We see Jesus go up to Jerusalem. Prior to this, He had been in Jerusalem at some point cleaning out the temple and then at a feast performing signs. So now there’s another feast, although we aren’t told which one, and Jesus goes to a pool called Bethesda by the Sheep Gate. Your translation may include a verse that makes you say, “What in the world?” because it describes the common superstition about this pool of water. Some translations include this verse, verse 4, which basically says an angel of the Lord would go down at certain seasons into the pool and stir the water, and whoever was first to step into the pool after it had been stirred would be healed of his disease. This verse is not included in some of the earliest manuscripts of John’s gospel, so it seems it was perhaps added to explain the superstition to those who didn’t know. It’s possible there was a kind of spring underground that caused the pool to bubble at times, which led to this story about an angel.
Regardless, that is not the point of the story. This man, who we’re told had been sick for 38 years with some illness that prevented him from walking, had been at the pool a long time. So Jesus asks, “Do you want to be healed?”
The man doesn’t really answer directly—maybe he considers it an obvious question. Of course he wants to be healed—that’s why he’s here. But he explains that it’s not going to happen. He doesn’t seem to know anything about Jesus. He’s not looking to Him for healing. But Jesus heals Him anyway. He says, “Get up, take up your bed, and walk.” And immediately the man is healed and gets up, takes up his bed, and walks.
The only problem, as John tells us at the end of verse 9, is that it’s the Sabbath. And there are some power-hungry Law-mongers awaiting any deviation from their additions to the Jewish Law.
So the “Jews,” which indicates the Jewish leaders, see this man carrying his mat and they call him out and tell him it’s not lawful for him to be carrying his bed on the Sabbath. Now, you might have missed the part of the Old Testament law when God tells Moses the people are not to carry their beds on the Sabbath. It’s easy to miss. Because it’s not there. The prohibition against working on the Sabbath in the Old Testament related to one’s customary employment. Basically, you just couldn’t do your job on the Sabbath.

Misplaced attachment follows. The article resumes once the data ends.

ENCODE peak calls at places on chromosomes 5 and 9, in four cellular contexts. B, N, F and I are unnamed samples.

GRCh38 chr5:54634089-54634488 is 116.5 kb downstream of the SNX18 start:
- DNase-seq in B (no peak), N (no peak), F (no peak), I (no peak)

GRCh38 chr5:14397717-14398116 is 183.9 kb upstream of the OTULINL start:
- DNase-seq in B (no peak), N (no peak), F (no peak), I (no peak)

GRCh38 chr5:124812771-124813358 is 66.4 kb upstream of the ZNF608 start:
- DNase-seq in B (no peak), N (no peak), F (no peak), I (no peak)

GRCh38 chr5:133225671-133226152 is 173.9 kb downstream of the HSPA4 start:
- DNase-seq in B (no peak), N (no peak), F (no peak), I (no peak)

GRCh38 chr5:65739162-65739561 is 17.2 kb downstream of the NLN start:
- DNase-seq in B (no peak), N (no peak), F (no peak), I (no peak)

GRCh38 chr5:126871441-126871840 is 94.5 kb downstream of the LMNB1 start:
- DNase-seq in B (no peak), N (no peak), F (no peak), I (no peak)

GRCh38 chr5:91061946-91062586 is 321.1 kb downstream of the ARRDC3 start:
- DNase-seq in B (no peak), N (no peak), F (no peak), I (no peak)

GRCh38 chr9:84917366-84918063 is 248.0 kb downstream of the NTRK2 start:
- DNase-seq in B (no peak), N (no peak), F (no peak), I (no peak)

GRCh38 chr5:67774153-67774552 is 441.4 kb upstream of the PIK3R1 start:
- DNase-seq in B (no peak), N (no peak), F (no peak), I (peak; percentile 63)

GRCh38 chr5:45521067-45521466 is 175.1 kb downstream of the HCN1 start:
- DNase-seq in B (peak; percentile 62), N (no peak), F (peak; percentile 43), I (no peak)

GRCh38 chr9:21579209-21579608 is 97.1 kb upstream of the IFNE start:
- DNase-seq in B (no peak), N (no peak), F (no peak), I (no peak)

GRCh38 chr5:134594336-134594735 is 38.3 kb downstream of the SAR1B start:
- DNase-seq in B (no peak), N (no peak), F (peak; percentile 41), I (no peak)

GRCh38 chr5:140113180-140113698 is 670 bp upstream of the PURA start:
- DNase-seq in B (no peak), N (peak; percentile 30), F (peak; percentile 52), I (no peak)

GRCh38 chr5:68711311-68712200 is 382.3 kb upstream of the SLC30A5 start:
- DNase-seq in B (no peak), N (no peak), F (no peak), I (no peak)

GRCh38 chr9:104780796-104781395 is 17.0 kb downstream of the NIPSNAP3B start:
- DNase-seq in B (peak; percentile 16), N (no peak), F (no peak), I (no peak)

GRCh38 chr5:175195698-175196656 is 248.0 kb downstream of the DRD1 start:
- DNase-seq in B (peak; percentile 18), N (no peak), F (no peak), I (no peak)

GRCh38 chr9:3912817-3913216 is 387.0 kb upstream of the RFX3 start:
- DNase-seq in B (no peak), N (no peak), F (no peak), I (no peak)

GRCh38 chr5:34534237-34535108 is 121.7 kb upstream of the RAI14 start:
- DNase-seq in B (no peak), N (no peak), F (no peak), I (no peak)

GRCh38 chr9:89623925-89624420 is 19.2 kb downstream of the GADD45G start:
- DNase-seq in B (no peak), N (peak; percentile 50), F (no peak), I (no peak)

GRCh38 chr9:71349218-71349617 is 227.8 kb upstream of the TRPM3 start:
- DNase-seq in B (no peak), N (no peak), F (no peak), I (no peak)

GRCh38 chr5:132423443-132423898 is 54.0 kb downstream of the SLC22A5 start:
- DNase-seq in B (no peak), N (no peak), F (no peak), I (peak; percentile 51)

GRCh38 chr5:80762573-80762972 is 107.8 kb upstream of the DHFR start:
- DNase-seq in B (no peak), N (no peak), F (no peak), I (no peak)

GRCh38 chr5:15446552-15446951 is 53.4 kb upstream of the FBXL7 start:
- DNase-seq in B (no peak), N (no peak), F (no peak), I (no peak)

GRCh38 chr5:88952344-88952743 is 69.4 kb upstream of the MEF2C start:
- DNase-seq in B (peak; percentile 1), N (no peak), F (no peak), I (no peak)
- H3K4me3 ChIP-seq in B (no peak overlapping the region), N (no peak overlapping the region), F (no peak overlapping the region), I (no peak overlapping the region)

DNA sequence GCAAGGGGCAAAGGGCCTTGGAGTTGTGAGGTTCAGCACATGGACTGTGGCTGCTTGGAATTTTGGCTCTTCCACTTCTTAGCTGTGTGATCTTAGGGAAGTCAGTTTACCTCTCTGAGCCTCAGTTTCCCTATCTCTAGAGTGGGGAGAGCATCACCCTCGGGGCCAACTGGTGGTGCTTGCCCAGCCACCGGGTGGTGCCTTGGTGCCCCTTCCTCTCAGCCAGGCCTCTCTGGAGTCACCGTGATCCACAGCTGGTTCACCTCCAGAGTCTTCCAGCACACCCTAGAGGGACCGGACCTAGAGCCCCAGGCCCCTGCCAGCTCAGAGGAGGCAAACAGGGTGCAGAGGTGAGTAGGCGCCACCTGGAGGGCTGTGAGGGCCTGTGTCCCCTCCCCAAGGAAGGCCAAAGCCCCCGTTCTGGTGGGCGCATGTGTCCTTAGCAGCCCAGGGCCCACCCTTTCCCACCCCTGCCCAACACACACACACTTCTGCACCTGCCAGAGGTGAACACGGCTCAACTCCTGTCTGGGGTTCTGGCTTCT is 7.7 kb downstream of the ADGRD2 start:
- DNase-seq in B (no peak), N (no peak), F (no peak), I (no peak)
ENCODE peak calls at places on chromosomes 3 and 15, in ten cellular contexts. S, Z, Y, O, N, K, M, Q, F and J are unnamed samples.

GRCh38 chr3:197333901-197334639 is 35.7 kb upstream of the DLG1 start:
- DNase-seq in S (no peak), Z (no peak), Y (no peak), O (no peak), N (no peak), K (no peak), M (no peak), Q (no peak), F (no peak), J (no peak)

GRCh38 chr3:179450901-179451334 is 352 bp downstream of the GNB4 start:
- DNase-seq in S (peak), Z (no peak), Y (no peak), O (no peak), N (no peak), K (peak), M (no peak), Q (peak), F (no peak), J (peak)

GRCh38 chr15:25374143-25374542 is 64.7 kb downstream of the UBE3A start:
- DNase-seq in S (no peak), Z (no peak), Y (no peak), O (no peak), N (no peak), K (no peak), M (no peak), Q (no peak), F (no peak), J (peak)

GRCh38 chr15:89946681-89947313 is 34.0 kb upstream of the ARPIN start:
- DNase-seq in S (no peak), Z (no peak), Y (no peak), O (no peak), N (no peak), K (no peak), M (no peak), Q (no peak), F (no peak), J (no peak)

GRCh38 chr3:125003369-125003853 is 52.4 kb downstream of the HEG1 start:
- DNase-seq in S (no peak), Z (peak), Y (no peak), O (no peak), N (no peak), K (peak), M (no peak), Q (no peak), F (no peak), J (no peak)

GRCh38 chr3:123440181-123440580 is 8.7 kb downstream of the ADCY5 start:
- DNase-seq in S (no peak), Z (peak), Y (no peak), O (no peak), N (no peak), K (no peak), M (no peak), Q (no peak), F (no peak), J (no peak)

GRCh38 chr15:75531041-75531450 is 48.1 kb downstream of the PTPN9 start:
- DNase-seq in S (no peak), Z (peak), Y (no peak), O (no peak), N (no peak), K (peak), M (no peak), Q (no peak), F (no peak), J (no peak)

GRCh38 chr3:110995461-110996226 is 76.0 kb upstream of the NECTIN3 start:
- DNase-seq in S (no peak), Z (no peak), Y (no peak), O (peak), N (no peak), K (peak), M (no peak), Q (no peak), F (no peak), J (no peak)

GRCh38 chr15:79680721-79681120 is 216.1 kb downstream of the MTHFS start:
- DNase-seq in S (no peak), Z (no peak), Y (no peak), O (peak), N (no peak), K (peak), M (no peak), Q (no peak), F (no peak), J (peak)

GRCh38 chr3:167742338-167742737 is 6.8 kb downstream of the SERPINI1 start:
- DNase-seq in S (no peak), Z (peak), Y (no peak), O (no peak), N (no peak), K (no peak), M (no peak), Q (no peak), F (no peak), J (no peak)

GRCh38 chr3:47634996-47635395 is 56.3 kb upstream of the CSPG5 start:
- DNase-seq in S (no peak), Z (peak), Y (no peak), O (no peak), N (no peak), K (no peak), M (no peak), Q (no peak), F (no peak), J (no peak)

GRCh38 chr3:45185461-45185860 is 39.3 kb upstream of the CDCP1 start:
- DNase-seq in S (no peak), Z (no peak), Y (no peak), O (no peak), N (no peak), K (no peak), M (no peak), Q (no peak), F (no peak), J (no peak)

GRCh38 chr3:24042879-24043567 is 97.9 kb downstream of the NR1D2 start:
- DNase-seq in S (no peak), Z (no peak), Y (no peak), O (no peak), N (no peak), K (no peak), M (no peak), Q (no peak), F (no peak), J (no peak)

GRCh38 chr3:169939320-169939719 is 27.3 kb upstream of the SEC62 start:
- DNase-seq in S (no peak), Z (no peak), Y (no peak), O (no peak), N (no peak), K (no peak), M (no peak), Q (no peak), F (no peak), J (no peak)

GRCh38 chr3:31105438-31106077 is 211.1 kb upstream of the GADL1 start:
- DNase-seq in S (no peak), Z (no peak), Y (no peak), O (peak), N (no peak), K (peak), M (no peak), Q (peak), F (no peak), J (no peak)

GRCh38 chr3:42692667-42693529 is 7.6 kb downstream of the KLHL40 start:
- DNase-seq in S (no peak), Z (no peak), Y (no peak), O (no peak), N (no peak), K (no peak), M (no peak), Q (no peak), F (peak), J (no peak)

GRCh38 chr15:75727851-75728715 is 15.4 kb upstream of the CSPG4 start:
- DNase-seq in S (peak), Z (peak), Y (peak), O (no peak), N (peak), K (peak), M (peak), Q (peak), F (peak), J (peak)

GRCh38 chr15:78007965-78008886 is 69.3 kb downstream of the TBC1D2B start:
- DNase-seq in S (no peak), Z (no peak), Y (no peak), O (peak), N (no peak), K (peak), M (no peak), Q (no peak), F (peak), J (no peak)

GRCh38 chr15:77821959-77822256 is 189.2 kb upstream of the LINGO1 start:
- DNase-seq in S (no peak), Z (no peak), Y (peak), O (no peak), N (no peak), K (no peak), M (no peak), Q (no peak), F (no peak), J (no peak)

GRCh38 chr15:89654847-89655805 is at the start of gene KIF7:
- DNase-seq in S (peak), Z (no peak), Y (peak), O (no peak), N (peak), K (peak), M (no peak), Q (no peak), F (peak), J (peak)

But in the New Testament, Rabbinic opinion has changed everything and the Law now lists carrying something from one location to another as one of 39 classes of work forbidden on the Sabbath.
This is important to understand because modern Bible teachers will sometimes say Jesus himself broke the Law. But we know from Melissa’s teaching in week 3 on the incarnation that it was absolutely vital that Jesus fulfill the whole Law. But the Law He fulfilled was the true Law given by God; not the one the Jewish leaders had corrupted with their rules. And Jesus came to usher in a new age. The Law would be reinterpreted and fulfilled because something more and greater had arrived.
So back to the text, the leaders call this man out for carrying his mat and he says, “The man who healed me, that man said to me, ‘Take up your bed and walk.’”
This man has just been healed, and because he seems to care nothing for Jesus (I mean, he doesn’t even know the name of the man who just healed him), he throws him under the bus and blames him for his breaking of the Law.
And then note the Jews’ response in verse 12: “Who is the man who said to you, ‘Take up your bed and walk’?”
Is anything missing here? Maybe the part where they ask, “Who healed you?” But that’s not important to them. An infraction against their man-made rules is far more important than a miraculous healing.
But this guy doesn’t know who healed him. So later Jesus finds him in the temple and says, “See, you are well! Sin no more, that nothing worse may happen to you.” This seems to indicate that his illness was a result of sin. We know this is not always the case, but that does not mean it never is. But what we also see is that this man has only undergone a physical change—his heart has not changed, apparently. We know this because he immediately goes and tells the Jews it was Jesus who healed him. And this was not a naïve action—he knew the Jews were already angry with whoever told him to pick up his mat and walk, so his reporting of Jesus’ identity seems to be intentional.
But let’s look at something beautiful about Jesus here. He knows the sin in this man’s heart, but he doesn’t require the man to stop sinning in order to be healed. He says, “Sin no more,” after He has already healed him. But sin does have consequences. If this man had become a true believer as a result of his encounter with Jesus, would Jesus have to say, “Sin no more, that nothing worse may happen to you”?
No, in this man we see no identity shift. He is helpless, just as the Samaritan and the official. But as Jesus points out his helplessness and need to turn from his sin, this healed man goes on his merry way to incite the Jews against his Healer.
Commentator Leon Morris said of this guy, “The man was not of the stuff of which heroes are made.” Understatement there, huh. But what would make him a “hero” in God’s economy would be a recognition of his utter helplessness. This guy didn’t see it that way. I think he was a schemer, trying to get in good with the Jewish leaders by betraying the man who had just changed his life in a miraculous way.